Mitchell: Rowdy Saturday nights of old in Cassville
These days, Saturday night is nothing special in Cassville, not like it once was about 70 or so years ago when the town, at least parts of the square, were hopping with activities.
Of particular interest was the south side of the square. That was where the Cassville Democrat published for decades after the fire of 1893 destroyed the west side of the public square and the upstairs location of the newspaper. With banks, and a few other businesses on the other sides, the south was the heaviest of operations.
The later the hour reached on Saturday night, it seemed the more rowdy activities would become. The primary cause was probably the Nighthawk Café.
To reach the long, narrow configuration of the business, there was a flight of stairs from which many customers -- causing a disturbance after hoisting a few in excess -- would come tumbling down, either on their rumps or heads. And, it wasn't always the men. Often, there was a customer in a skirt that was being ejected.
The Nighthawk was adjacent to the Music Store of Carl Mitchell's, next in line was K.E. Brown's Jewelry Store, then the South Side Barber Shop, then the Cassville Democrat. The Music Store -- later named the Corner Store -- was the beginning of many an excursion, since the bus station was located there.
While the activities around parts of the square often went through the midnight hour, the newspaper wasn't one that stayed open late. The wee-hour activities were often observed behind the hooked screen door. Not that this would have stopped any entry, but we felt safe.
Not being connected with K.E. yet, it was always interesting to see him operate either his popcorn or peanut machines, which were on the sidewalk between him and the Nighthawk. He seemed always to sense a problem brewing next door and would sometimes move his machines a little bit farther west to avoid any damage to his pride and joy, both self-made.
He held onto the machines until the two-day sale in 1993, after he suffered a stroke. They brought top dollar from collectors.
During this era, the upstairs of many of the buildings were in use.
Above the Music Store, frequent dances for couples and young people were an entertainment feature of the community. Owners of the downstairs business often furnished a radio or Victrola for the music. Sometimes, participants brought their favorite records to the event.
Willis Insurance and the Cassville Democrat -- the oldest consecutive businesses in town -- had offices above the barbershop, reached by a flight of stairs adjacent to the Democrat.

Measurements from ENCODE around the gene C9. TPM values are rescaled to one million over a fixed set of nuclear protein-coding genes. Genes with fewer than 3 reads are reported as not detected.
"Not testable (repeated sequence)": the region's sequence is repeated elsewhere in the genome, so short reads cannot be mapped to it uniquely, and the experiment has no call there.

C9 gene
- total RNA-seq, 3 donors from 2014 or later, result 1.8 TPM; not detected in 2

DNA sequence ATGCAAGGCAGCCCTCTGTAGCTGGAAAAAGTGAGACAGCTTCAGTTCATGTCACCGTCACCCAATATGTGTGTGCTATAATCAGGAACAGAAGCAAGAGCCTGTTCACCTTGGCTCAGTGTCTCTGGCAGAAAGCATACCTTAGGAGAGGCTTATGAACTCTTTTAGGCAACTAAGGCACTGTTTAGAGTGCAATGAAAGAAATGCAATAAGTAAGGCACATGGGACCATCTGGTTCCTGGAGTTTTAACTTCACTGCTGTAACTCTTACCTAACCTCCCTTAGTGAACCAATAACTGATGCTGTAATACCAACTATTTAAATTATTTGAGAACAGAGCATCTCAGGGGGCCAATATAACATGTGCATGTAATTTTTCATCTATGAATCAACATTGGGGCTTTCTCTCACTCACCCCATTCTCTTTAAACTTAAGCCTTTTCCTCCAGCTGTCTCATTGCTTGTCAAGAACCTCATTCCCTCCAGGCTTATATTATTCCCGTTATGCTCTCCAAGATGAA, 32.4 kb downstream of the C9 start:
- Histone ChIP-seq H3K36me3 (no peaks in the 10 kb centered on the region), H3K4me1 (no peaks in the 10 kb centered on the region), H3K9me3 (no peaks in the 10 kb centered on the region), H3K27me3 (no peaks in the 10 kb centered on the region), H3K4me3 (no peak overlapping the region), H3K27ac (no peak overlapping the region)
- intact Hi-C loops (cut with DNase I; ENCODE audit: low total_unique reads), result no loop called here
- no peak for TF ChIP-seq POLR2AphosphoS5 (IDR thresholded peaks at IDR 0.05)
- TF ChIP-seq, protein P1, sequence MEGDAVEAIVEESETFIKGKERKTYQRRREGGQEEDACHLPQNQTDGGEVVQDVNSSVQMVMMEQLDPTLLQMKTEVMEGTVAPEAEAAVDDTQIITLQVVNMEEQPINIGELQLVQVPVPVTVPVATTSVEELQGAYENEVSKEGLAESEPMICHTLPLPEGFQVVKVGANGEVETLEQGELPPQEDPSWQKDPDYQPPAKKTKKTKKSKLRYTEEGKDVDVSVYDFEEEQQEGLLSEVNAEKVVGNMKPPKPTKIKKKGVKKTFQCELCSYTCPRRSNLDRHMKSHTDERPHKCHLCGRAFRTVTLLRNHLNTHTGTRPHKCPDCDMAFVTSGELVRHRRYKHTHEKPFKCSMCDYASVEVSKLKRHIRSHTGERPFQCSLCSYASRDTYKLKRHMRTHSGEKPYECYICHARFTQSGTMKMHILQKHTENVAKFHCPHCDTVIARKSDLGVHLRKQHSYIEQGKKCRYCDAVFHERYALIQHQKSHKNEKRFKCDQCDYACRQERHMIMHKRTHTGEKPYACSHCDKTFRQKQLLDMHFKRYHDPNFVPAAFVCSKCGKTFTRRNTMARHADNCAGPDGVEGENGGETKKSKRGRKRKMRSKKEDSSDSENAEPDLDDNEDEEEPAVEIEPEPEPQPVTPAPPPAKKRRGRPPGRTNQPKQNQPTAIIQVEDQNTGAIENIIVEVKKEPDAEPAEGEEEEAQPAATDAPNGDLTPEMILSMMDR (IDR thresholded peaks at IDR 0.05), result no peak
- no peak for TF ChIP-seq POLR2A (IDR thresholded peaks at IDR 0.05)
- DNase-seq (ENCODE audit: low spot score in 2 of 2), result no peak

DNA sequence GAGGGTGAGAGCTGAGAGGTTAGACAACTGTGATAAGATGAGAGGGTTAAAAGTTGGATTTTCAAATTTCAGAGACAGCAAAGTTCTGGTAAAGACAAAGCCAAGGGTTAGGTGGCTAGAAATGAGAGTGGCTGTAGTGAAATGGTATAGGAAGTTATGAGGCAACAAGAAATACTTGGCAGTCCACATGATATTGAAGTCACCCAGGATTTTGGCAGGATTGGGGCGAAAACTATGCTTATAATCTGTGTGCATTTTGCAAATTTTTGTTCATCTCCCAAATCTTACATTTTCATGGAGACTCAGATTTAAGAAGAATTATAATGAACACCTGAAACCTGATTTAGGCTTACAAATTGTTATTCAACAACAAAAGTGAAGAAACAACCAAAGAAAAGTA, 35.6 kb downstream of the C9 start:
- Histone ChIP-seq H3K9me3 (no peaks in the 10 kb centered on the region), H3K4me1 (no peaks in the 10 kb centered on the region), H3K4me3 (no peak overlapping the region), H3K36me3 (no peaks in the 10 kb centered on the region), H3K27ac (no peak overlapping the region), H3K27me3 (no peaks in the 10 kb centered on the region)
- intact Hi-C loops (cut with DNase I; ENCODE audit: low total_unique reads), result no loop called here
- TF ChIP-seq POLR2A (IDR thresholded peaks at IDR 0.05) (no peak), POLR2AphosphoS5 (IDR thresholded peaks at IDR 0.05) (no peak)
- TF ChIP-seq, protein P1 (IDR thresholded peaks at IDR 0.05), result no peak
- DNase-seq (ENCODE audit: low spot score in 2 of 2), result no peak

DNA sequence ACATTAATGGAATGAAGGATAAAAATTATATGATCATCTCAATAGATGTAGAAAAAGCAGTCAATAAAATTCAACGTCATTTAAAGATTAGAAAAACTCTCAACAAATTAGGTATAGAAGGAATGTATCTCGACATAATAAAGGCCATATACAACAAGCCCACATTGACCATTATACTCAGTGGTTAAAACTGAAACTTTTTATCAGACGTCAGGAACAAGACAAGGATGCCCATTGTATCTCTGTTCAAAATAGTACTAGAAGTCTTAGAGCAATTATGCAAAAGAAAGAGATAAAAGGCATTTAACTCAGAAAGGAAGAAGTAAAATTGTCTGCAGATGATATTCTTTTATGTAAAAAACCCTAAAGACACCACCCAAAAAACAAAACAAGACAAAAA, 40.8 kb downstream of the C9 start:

Westward in the block was the Chester Daniels Variety Store, then Mrs. Nolan's Ozark Theater, and finally, in early days, Lynn Mitchell's Ford Agency. Above this building were later Dr. Jim Rudd's office and Fields Photo, among several others in and out principally because of the steep flight of stairs, which was closed in later years.
Cassville wasn't the only town using the promotion of Saturday drawings for cash money and later merchandise prizes, but local merchants possibly chipped in more than others because they were the ones here who consistently attracted the largest crowds.
Any time people were in town, they could register for the upcoming drawing that was held on the west side of the square in front of Lynn Mitchell's Insurance Office in what was then the Community Building and later Hall Theater.
Initially, that side of the square held those waiting for their names to be called. But, later, both the north and south sides were roped off to hold growing crowds. Mitchell is remembered to have pleaded with local merchants to provide him with a more adequate public address system so he could be heard throughout the square.
There have even been discussions in later years if this method would be successful in attracting more business to Cassville in these times.
The north side of the square wasn't to be completely outdone during the late Saturday night days. Wooten Drug was among those whose hours were lengthened on Saturday nights -- often until midnight -- to serve the public.
Fountain service proved quite popular with the young people -- especially those whose parents didn't require their being home before the late hour. Their interest in what was going on at particular locations around the square was every bit as sharp as their adult counterparts.
Come to think of it, there aren't any memories of confrontations between any youngsters of any consequence -- either of a local nature or of mixed communities -- in those days.
There might have been some in later times, but not in the days of the Nighthawk.
Bob Mitchell is the former editor and publisher of the Cassville Democrat.